The rover drove eastward about 52 feet (16 meters) on Tuesday, its 22nd Martian day after landing. This third drive was longer than Curiosity's first two drives combined. The previous drives tested the mobility system and positioned the rover to examine an area scoured by exhaust from one of the Mars Science Laboratory spacecraft engines that placed the rover on the ground.
"This drive really begins our journey toward the first major driving destination, Glenelg, and it's nice to see some Martian soil on our wheels," said mission manager Arthur Amador of NASA's Jet Propulsion Laboratory in Pasadena, Calif. "The drive went beautifully, just as our rover planners designed it."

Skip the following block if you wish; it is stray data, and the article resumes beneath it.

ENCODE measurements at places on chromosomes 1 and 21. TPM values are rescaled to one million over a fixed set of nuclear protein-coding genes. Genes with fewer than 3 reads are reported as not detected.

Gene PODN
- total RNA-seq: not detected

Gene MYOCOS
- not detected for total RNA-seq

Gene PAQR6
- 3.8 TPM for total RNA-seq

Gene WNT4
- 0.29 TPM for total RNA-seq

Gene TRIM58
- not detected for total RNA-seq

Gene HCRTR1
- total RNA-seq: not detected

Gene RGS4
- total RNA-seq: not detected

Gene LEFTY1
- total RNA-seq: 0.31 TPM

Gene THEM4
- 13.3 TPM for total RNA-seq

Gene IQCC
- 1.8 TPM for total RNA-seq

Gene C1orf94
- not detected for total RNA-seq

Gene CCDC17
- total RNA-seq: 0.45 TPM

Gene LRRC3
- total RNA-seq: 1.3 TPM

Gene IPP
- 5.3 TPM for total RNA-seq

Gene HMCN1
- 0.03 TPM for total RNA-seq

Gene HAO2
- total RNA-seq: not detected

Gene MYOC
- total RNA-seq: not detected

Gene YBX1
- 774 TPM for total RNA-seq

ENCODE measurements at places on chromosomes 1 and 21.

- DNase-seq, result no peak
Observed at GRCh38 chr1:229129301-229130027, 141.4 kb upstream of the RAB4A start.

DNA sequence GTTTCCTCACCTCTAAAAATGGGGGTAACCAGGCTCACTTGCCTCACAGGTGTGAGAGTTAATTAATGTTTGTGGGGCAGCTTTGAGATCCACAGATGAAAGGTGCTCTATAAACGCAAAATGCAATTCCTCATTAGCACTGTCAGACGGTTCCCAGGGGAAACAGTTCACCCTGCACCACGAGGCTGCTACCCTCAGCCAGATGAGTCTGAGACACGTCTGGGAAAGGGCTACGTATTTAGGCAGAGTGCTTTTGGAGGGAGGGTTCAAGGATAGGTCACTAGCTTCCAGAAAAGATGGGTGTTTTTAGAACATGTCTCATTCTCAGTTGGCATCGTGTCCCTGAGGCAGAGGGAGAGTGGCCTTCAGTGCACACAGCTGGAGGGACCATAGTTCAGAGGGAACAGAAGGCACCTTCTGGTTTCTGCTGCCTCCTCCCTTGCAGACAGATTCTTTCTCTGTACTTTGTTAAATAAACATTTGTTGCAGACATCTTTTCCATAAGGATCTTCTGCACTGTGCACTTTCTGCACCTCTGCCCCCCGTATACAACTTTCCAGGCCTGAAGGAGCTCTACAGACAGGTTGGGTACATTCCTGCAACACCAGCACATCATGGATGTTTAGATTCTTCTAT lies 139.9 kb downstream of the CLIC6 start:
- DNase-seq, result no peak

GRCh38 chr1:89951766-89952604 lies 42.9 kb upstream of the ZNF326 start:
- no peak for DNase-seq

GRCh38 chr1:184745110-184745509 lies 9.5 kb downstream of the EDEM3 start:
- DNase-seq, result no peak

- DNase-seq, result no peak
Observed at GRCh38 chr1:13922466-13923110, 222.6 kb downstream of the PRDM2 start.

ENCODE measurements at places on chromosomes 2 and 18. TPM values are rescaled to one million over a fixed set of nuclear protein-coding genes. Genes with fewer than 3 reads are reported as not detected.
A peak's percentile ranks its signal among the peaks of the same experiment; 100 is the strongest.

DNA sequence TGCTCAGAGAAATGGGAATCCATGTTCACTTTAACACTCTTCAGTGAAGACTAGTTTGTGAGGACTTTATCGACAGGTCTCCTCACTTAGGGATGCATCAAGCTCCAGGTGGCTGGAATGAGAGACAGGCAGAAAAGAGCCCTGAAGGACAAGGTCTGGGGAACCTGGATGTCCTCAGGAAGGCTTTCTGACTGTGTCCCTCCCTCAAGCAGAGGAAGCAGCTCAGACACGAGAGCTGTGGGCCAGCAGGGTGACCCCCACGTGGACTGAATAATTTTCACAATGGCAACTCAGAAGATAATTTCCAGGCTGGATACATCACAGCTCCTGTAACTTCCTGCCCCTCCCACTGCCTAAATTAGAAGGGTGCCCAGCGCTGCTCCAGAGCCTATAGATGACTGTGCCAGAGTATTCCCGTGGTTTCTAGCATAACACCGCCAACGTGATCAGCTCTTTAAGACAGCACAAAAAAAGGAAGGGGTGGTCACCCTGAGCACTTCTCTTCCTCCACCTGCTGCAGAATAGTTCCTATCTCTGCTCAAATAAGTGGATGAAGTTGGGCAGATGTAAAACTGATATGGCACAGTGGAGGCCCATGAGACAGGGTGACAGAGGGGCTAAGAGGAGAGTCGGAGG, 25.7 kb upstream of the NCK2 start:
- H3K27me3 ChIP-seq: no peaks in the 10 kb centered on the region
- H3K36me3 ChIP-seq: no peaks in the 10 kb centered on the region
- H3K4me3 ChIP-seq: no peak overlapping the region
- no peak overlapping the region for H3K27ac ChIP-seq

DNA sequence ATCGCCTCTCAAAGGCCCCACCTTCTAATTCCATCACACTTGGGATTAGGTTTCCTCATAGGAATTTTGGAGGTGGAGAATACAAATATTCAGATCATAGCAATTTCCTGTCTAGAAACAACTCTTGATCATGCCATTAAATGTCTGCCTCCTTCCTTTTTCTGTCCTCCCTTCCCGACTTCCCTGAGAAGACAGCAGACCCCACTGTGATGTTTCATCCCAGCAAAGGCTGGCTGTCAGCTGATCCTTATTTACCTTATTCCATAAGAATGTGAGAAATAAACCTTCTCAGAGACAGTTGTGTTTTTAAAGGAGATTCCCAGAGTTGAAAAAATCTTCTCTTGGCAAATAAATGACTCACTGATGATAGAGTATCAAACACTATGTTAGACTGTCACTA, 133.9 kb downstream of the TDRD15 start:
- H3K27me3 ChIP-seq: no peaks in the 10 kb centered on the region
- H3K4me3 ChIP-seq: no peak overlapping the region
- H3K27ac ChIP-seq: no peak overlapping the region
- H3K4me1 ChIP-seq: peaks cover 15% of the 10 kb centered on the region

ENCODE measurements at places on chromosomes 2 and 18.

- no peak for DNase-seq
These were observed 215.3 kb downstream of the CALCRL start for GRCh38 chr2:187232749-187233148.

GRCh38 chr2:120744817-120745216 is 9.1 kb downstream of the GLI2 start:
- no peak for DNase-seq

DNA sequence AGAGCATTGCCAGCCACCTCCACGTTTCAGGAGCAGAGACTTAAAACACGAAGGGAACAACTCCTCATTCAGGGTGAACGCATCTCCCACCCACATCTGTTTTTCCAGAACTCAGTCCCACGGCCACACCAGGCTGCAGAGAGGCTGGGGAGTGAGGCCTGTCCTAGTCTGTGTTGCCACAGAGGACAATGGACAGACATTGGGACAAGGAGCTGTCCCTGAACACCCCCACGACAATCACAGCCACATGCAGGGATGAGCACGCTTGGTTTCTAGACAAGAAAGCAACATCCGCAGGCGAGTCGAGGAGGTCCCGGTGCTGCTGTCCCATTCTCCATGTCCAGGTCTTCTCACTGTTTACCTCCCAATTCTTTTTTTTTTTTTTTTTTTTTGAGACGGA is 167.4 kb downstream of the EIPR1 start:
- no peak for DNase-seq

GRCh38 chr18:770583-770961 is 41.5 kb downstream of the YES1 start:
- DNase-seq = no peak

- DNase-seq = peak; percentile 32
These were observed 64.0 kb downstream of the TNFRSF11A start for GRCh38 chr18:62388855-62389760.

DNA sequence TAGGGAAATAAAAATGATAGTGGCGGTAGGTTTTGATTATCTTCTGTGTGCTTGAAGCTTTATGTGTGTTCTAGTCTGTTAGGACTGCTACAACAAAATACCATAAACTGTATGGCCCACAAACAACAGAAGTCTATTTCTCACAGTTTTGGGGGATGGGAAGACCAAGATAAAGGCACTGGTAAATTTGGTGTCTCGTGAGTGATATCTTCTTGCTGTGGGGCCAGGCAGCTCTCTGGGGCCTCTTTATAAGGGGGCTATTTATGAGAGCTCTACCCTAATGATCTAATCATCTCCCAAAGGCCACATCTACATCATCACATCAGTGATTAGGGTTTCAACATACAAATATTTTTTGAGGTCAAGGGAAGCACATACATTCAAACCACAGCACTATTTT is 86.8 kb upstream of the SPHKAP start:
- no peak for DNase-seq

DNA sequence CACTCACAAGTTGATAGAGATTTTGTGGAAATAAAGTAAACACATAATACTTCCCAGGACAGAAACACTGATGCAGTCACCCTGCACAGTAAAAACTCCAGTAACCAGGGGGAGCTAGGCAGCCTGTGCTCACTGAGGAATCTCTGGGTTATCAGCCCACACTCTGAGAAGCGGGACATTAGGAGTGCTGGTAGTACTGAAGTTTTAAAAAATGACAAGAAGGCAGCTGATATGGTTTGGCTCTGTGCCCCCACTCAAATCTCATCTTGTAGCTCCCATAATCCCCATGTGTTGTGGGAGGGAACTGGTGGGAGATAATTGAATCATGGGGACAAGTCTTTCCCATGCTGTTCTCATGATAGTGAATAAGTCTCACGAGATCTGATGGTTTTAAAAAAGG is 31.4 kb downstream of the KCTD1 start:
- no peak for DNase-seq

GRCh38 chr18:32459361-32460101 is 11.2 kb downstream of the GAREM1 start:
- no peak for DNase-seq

Glenelg is a location where three types of terrain intersect. Curiosity's science team chose it as a likely place to find a first rock target for drilling and analysis.
To read the full JPL announcement, please click here.